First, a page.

In April of ’69 I held her in my arms as we spent our last night together on the living room couch. There wasn’t any sleep to be found – simply the warmth of holding each other, slow kisses, soft caresses and the knowledge that the next day our life together would be put on pause . . . I remember the warmth, that sleepy smell when two people fade in and out of consciousness.
I was to spend a year in Taiwan, scheduled to come home in the spring of ‘70. A request for a tour in Vietnam delayed that another year to April of ‘71 . . . and still I remembered the warmth of the couch and our last night together.
“We were soldiers once . . . and young” is the story of the 7th Cav’s first engagement in the Ia Drang valley. As I landed in Ahn Khe the valley lay 45 miles WSW, the battle a memory 5 years in the past. Ahn Khe hosted Lt.Col Moore’s 7th Cav unit. Honestly, the “worst” was over by then. America had lost interest in Viet Nam, in the fight, in any idea of winning . . . they simply wanted it over.
Simple missions became riskier, “looser” . . . manpower was being drawn down with little concern for security. Though the final evacuation atop the embassy in Saigon was 4 years in the future by the time I left, our will was gone.
They played the movie tonight on “Dish” . . . it’s amazing the strength the images and sounds still hold . . . over 40 years in the past. And while the battle scenes were powerful it was the opening scenes of husbands, wives, children . . . departures and the final scene of returning home that prompted this post . . .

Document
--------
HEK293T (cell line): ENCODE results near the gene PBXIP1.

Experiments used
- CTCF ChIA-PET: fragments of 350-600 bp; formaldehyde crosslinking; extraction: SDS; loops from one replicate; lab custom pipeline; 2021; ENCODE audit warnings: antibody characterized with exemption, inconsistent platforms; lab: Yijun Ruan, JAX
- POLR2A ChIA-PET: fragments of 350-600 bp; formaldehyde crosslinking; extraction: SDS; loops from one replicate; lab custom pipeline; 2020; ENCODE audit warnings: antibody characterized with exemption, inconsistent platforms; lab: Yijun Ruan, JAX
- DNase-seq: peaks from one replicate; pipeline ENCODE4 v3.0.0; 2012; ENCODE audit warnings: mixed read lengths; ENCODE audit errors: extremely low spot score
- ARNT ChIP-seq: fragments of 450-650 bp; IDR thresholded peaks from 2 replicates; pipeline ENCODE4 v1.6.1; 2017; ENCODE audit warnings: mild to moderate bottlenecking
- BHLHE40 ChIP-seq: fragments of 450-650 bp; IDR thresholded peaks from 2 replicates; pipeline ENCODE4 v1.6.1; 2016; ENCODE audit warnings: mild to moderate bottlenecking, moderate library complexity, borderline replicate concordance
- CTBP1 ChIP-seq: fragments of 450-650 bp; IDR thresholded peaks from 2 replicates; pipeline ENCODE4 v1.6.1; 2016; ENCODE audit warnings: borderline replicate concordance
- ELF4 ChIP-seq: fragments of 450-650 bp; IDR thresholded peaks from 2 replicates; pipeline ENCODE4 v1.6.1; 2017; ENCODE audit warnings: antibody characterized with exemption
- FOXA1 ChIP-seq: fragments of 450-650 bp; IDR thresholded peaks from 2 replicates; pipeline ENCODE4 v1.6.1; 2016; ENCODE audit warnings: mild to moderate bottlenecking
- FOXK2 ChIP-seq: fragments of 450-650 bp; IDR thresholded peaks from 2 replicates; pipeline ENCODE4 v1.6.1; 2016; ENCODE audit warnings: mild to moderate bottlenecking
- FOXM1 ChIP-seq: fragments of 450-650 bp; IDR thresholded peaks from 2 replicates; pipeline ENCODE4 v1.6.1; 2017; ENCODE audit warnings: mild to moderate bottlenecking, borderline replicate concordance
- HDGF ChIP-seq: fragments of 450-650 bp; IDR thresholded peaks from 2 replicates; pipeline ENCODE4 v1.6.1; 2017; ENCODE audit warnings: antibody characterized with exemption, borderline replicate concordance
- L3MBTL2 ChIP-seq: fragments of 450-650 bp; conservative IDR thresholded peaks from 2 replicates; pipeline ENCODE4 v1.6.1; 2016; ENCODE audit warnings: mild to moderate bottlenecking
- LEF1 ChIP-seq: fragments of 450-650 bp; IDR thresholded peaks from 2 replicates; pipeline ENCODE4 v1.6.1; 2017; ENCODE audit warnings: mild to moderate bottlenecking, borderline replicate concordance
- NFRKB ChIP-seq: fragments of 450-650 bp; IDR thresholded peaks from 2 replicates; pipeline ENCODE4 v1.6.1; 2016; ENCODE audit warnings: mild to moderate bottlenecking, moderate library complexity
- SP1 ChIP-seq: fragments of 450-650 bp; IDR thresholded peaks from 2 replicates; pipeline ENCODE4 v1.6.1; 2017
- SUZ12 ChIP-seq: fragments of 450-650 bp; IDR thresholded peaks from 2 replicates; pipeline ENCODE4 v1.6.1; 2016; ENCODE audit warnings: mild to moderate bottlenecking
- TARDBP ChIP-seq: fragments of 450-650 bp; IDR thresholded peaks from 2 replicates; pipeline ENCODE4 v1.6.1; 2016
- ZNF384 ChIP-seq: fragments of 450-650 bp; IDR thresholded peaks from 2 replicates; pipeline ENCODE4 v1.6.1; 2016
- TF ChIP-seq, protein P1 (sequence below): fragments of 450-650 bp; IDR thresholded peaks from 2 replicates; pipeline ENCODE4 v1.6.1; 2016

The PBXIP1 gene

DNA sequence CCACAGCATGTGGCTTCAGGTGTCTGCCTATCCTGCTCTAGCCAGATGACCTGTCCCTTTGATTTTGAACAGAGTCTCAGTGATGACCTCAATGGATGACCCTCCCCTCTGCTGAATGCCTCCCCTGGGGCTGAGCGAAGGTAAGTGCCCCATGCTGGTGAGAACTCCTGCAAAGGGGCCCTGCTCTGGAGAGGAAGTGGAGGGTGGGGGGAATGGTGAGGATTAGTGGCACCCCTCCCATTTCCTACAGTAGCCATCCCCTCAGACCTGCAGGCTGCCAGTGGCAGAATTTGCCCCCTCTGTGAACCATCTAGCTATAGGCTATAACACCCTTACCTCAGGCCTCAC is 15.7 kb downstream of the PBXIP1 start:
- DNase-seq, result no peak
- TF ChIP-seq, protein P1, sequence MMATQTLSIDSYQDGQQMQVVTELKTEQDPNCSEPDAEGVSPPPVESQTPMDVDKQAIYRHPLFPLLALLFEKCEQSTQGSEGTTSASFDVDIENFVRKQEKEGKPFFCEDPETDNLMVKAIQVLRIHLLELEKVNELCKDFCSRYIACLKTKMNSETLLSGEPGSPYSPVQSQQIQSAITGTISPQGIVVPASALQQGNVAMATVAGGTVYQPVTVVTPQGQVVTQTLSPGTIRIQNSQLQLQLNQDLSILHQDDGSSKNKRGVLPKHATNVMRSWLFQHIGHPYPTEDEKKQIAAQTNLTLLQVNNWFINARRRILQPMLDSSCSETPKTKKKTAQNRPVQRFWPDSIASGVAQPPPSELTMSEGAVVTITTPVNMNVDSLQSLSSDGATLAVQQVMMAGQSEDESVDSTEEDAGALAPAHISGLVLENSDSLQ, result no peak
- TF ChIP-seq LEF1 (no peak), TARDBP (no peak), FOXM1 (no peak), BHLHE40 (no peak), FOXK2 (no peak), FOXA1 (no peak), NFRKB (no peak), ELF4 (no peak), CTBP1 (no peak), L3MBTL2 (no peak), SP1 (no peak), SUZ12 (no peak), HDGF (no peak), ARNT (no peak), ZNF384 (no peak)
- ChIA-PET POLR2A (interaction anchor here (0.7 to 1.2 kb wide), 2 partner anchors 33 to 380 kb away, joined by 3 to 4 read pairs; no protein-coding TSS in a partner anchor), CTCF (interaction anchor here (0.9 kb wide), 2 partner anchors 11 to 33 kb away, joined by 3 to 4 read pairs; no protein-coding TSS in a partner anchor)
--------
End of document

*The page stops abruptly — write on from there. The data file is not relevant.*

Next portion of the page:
I can still remember each step across the tarmac at the Bishop regional airport in Flint, Michigan. As the terminal grew closer I could see . . . her. She looked the same – and different. Still, as we wrapped ourselves in each other’s arms, two years and a handful of days disappeared. There is simply no way to convey that moment unless you’ve been there, experienced the separation and the reunion with someone who is simply your life . . .
There would be other separations, other deployments – all much shorter than 735 consecutive days.
If you’ve not seen the movie – you deserve to see the story of LZ x-ray and the men of the 7th Cav. Better yet – read the book because LZ x-ray is only half the story. The journey for half of Moore’s men to LZ Albany was brutal in the extreme. These men deserve to have their story told and remembered.
Today I see Afghanistan at the same point Viet Nam was about the time I left for home. The war is over – we’ve lost the anger of 9/11, we’ve absorbed nearly 7,000 casualties between Iraq and Afghanistan. Hundreds of thousands have held loved ones for a last time before they deployed and, gratefully, the vast majority did again as they were welcomed home. You can see the tide turning – Afghan and Pakistani allies are shifting allegiances to our enemies in anticipation of a change in the power structure. Our military will be left hanging much the same as it was in ’75. We need to remember that lesson . . .
It’s time to come home, lick our wounds, refit, rebuild our forces . . . and get ready for the next round . . . cause this ain’t over by a long shot.
We were soldiers once . . . and young. And the young soldiers of today’s military deserve their rest.
They deserve to become old farts, to be able to see a movie 40 years from now and to remember when they held her for a last time . . . and then again . . . when they returned . . .
Time to come home folks, time to come home . . .